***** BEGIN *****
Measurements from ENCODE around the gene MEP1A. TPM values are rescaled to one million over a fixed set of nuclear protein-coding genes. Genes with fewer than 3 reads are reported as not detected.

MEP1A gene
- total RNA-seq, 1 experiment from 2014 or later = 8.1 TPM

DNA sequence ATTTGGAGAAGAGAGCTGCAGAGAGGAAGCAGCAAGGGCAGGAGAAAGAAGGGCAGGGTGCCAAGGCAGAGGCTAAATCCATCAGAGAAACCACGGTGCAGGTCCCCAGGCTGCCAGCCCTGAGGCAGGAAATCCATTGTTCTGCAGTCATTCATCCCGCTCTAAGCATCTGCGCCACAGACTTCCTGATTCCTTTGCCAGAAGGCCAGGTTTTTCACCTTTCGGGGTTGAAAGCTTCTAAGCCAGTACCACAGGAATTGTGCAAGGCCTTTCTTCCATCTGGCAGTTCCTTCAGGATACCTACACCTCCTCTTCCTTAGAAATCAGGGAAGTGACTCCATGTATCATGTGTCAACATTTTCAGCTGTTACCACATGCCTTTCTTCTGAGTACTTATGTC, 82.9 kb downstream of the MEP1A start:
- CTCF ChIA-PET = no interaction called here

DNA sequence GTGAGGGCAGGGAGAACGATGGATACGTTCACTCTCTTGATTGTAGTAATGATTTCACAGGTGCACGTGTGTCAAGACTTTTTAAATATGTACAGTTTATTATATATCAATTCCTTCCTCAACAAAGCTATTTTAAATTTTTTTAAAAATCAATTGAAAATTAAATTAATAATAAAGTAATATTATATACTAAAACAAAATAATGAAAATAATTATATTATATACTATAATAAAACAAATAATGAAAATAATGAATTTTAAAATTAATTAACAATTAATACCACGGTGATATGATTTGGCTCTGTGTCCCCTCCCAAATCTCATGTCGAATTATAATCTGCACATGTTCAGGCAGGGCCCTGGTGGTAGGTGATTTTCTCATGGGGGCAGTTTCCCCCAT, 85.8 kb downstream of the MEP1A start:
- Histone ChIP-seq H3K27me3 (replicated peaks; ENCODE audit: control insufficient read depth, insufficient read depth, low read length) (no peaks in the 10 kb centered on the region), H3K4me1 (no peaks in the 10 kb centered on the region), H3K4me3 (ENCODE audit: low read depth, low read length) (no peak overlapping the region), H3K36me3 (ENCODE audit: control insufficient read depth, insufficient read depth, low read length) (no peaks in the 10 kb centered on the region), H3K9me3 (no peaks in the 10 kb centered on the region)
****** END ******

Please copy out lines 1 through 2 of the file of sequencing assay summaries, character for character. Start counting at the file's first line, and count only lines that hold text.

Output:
Measurements from ENCODE around the gene MEP1A. TPM values are rescaled to one million over a fixed set of nuclear protein-coding genes. Genes with fewer than 3 reads are reported as not detected.

MEP1A gene